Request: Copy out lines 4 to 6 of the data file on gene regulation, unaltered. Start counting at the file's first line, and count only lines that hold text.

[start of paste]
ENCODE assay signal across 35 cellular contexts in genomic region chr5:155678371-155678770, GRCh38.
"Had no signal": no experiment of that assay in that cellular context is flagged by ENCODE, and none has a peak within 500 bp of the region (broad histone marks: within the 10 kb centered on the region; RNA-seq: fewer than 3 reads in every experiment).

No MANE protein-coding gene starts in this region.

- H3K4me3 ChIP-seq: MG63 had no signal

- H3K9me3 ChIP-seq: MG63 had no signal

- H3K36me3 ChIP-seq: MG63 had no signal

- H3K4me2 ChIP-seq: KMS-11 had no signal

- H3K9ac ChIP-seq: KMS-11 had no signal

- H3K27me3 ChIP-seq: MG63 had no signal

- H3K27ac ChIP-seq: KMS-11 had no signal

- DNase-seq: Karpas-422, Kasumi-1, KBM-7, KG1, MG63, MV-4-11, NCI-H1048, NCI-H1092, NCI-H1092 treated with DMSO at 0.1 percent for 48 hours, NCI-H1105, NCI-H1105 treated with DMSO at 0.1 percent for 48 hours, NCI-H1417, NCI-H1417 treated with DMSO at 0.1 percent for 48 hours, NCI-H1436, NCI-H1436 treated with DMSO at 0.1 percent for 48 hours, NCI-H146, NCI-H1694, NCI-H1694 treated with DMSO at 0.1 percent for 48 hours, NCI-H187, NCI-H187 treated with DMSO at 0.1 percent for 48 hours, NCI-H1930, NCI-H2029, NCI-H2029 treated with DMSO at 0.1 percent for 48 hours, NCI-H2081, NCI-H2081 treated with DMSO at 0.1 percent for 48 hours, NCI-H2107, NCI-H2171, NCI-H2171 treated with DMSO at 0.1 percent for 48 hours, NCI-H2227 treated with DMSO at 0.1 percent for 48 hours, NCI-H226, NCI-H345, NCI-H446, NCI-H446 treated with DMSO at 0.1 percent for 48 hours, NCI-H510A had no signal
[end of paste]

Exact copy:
- H3K4me3 ChIP-seq: MG63 had no signal

- H3K9me3 ChIP-seq: MG63 had no signal

- H3K36me3 ChIP-seq: MG63 had no signal